Exclusive interviews with leading policymakers that convey the true policy message that impacts markets.
Reporting on key macro data at the time of release.
Real-time insight on key fixed income and fx markets.
- Emerging MarketsEmerging Markets
Real-time insight of emerging markets in CEMEA, Asia and LatAm region
- MNI ResearchMNI Research
Actionable insight on monetary policy, balance sheet and inflation with focus on global issuance. Analysis on key political risk impacting the global markets.
- About Us
Canadian firms are resilient to a strengthening currency and focused on bigger hurdles like rebuilding orders lost in the pandemic and U.S. and Chinese protectionism, the federal export bank's deputy chief economist told MNI, a contrast to the central bank's misgivings.
"The questions we ask around the dollar, it doesn't really come up right now as a concern," Stephen Tapp said in an interview Thursday after releasing a semi-annual trade outlook.
Canada's dollar has strengthened from CAD1.45 in March as the pandemic struck and a global crude oil glut drove down the value of the nation's biggest export, recently trading at CAD1.27. That leaves it close to where it started 2020 at CAD1.30.
"No exporters are telling us that the dollar recovery has been problematic," Tapp said. "Even if were to go higher over the next few years as we have in our forecast" by a few cents "that's not going to be the main adjustment exporters have right now," he said.
Bank of Canada Governor Tiff Macklem has added language around the currency's drag on competitiveness in his last two rate decisions, and at a Tuesday press conference said the currency remains on his radar. The Canadian dollar's strength is linked more to a global decline of the greenback rather than a home-grown story, according to Macklem, who has pledged to hold interest rates at 0.25% into 2023 to eliminate slack in the economy.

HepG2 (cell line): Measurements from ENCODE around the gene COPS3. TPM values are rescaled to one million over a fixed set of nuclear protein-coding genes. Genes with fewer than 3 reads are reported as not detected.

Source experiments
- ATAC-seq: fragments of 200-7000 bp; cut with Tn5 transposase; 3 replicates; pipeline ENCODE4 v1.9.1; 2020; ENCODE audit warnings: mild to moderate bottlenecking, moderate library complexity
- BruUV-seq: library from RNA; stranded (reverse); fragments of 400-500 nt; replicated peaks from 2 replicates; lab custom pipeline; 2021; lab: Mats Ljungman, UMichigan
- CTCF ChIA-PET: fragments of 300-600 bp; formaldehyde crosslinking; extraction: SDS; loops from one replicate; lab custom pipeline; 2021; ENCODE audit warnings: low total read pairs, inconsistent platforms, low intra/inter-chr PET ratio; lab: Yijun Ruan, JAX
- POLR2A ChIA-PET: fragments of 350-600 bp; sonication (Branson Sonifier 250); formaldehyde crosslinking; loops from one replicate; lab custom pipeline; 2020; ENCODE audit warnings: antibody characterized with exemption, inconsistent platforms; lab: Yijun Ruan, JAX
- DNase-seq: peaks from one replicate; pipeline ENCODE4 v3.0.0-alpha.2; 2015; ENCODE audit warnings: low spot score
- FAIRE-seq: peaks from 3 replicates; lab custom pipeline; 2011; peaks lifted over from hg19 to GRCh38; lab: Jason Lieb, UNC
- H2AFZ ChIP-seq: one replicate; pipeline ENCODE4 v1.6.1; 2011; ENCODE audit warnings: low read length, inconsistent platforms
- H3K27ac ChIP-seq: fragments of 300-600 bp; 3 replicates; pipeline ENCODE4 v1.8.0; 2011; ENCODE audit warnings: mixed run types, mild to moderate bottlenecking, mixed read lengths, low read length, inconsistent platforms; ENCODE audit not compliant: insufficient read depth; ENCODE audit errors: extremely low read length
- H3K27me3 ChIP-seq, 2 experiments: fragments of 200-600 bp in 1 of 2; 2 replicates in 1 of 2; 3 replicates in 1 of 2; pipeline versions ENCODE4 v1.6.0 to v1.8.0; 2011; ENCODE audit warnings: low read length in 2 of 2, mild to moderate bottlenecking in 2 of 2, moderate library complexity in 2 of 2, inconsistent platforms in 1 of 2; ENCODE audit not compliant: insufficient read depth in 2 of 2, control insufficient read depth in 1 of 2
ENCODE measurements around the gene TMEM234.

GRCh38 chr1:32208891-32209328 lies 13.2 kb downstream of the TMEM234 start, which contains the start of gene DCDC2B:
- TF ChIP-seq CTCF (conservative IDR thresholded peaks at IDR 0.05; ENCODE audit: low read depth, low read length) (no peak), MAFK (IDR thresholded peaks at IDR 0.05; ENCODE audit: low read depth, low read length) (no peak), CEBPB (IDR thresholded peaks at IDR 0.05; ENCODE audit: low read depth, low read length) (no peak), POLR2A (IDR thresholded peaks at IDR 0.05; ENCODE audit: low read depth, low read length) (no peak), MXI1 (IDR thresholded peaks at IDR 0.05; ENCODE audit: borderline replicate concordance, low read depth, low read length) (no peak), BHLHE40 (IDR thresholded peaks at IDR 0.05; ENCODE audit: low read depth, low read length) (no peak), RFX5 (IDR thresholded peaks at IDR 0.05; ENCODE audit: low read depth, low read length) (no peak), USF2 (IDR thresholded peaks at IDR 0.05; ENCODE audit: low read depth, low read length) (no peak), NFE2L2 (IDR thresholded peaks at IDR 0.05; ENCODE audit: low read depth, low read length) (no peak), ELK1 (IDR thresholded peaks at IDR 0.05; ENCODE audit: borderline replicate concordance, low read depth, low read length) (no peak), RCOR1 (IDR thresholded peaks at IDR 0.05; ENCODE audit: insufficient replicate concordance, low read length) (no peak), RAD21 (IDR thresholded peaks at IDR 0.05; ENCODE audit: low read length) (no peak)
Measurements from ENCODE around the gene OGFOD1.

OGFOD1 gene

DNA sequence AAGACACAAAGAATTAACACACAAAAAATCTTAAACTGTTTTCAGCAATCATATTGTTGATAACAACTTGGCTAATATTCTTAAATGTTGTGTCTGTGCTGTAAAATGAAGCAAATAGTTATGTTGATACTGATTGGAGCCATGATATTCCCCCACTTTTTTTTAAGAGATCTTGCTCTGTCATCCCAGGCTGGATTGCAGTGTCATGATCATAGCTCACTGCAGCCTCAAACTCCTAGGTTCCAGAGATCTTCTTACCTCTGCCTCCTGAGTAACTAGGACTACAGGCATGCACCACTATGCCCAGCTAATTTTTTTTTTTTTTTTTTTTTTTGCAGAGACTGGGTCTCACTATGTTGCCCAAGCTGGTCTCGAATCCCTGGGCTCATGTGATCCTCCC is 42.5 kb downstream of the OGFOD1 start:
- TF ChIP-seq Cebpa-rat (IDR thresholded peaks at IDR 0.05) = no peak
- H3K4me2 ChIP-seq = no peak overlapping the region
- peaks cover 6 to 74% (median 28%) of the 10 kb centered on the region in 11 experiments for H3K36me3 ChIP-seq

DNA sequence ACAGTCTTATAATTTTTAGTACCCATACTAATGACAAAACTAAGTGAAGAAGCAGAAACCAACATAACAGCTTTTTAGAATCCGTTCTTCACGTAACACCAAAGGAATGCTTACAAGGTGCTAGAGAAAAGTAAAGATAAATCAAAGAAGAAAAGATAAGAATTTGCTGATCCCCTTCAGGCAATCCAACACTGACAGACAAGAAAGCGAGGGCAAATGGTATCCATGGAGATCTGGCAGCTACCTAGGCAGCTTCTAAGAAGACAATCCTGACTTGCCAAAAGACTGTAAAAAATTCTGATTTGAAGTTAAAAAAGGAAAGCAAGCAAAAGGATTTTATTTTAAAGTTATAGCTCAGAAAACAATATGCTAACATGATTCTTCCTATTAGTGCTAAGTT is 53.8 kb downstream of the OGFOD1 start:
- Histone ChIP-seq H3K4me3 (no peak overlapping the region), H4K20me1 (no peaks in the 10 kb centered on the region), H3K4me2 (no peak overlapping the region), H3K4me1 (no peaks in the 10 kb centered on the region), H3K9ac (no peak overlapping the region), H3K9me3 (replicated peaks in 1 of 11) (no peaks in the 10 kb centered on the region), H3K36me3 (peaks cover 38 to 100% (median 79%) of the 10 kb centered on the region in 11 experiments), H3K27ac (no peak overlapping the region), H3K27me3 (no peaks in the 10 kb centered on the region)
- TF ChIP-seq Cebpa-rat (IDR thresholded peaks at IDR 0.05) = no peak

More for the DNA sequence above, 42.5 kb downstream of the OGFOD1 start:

LESS DRAMA, SAME CHALLENGES
The EDC survey showed top concerns include global demand amid the pandemic and stubborn trade protectionism. Some 53% of firms said they expect a double-dip or "W-shaped" recession, a higher share than the last poll, and two-thirds of firms said the global recession will last more than a year.
Even with a survey done in the weeks before Joe Biden won the U.S. presidential election, 49% of firms said protectionism would worsen over the next year and 41% said it would stay the same. While Donald Trump threatened massive tariffs on Canadian goods and to walk away from the Nafta pact, Biden touted a "Buy American" policy and said he might keep Chinese trade sanctions. China is also sparring with Canada over the arrest of a Huawei executive on an international warrant filed by the U.S.
"The general prevailing view is it's going to be a relatively protectionist or challenging trade environment," Tapp said. "From the Biden administration, we should expect there to be less drama in overall global trade."
EXPORTS HOLDING UP
There was clearer evidence exports are turning around after the first Covid-19 wave. The 53% of firms who saw exports gaining in the next six months is the highest in more than two years, though from the low ebb of the last survey taken around the height of Covid lockdowns.
The overall Trade Confidence Index climbed 21 points to 67.5, leaving it 3 points below where it was before the pandemic.
"Global supply chains have held up pretty well," Tapp said. "It looks like the recovery we see in Canadian trade is going to continue well into the first half of 2021."